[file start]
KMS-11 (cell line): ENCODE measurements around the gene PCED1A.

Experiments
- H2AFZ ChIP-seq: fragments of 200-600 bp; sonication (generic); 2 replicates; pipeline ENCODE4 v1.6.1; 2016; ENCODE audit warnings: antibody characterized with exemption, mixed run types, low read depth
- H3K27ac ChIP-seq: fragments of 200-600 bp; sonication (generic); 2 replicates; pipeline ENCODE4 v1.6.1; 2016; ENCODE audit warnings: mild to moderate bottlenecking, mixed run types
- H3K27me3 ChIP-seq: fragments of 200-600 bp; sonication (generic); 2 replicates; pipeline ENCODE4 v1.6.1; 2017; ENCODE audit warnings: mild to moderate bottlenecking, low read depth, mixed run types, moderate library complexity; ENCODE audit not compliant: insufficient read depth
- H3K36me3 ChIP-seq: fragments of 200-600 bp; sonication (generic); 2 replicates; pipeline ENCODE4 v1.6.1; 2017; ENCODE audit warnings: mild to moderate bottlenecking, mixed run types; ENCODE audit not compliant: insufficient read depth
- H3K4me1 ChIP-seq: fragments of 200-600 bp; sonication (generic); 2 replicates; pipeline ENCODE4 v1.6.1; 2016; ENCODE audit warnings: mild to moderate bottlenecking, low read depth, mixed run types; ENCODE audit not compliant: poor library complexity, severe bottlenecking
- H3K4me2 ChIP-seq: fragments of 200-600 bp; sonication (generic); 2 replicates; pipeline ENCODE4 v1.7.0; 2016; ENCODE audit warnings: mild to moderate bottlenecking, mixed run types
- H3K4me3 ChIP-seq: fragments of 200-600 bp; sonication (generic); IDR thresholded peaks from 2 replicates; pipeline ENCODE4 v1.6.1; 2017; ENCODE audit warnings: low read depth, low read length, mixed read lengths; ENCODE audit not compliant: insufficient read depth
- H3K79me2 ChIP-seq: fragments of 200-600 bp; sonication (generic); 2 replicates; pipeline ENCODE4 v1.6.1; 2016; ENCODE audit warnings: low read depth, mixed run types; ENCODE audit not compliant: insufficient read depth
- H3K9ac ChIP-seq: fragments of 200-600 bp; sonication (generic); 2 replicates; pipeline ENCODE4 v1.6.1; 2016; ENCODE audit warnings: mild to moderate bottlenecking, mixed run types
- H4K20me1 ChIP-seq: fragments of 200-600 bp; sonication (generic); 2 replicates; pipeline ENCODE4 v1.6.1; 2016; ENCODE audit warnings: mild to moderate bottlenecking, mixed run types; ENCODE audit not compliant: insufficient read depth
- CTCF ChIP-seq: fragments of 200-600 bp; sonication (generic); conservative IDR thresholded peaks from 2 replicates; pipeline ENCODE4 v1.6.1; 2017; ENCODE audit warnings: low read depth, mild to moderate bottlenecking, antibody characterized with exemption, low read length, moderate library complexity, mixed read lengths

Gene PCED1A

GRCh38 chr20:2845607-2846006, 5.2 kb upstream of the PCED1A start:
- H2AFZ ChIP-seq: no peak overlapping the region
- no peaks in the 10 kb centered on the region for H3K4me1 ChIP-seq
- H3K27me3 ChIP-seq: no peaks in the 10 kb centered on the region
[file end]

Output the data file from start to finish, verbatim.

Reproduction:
KMS-11 (cell line): ENCODE measurements around the gene PCED1A.

Experiments
- H2AFZ ChIP-seq: fragments of 200-600 bp; sonication (generic); 2 replicates; pipeline ENCODE4 v1.6.1; 2016; ENCODE audit warnings: antibody characterized with exemption, mixed run types, low read depth
- H3K27ac ChIP-seq: fragments of 200-600 bp; sonication (generic); 2 replicates; pipeline ENCODE4 v1.6.1; 2016; ENCODE audit warnings: mild to moderate bottlenecking, mixed run types
- H3K27me3 ChIP-seq: fragments of 200-600 bp; sonication (generic); 2 replicates; pipeline ENCODE4 v1.6.1; 2017; ENCODE audit warnings: mild to moderate bottlenecking, low read depth, mixed run types, moderate library complexity; ENCODE audit not compliant: insufficient read depth
- H3K36me3 ChIP-seq: fragments of 200-600 bp; sonication (generic); 2 replicates; pipeline ENCODE4 v1.6.1; 2017; ENCODE audit warnings: mild to moderate bottlenecking, mixed run types; ENCODE audit not compliant: insufficient read depth
- H3K4me1 ChIP-seq: fragments of 200-600 bp; sonication (generic); 2 replicates; pipeline ENCODE4 v1.6.1; 2016; ENCODE audit warnings: mild to moderate bottlenecking, low read depth, mixed run types; ENCODE audit not compliant: poor library complexity, severe bottlenecking
- H3K4me2 ChIP-seq: fragments of 200-600 bp; sonication (generic); 2 replicates; pipeline ENCODE4 v1.7.0; 2016; ENCODE audit warnings: mild to moderate bottlenecking, mixed run types
- H3K4me3 ChIP-seq: fragments of 200-600 bp; sonication (generic); IDR thresholded peaks from 2 replicates; pipeline ENCODE4 v1.6.1; 2017; ENCODE audit warnings: low read depth, low read length, mixed read lengths; ENCODE audit not compliant: insufficient read depth
- H3K79me2 ChIP-seq: fragments of 200-600 bp; sonication (generic); 2 replicates; pipeline ENCODE4 v1.6.1; 2016; ENCODE audit warnings: low read depth, mixed run types; ENCODE audit not compliant: insufficient read depth
- H3K9ac ChIP-seq: fragments of 200-600 bp; sonication (generic); 2 replicates; pipeline ENCODE4 v1.6.1; 2016; ENCODE audit warnings: mild to moderate bottlenecking, mixed run types
- H4K20me1 ChIP-seq: fragments of 200-600 bp; sonication (generic); 2 replicates; pipeline ENCODE4 v1.6.1; 2016; ENCODE audit warnings: mild to moderate bottlenecking, mixed run types; ENCODE audit not compliant: insufficient read depth
- CTCF ChIP-seq: fragments of 200-600 bp; sonication (generic); conservative IDR thresholded peaks from 2 replicates; pipeline ENCODE4 v1.6.1; 2017; ENCODE audit warnings: low read depth, mild to moderate bottlenecking, antibody characterized with exemption, low read length, moderate library complexity, mixed read lengths

Gene PCED1A

GRCh38 chr20:2845607-2846006, 5.2 kb upstream of the PCED1A start:
- H2AFZ ChIP-seq: no peak overlapping the region
- no peaks in the 10 kb centered on the region for H3K4me1 ChIP-seq
- H3K27me3 ChIP-seq: no peaks in the 10 kb centered on the region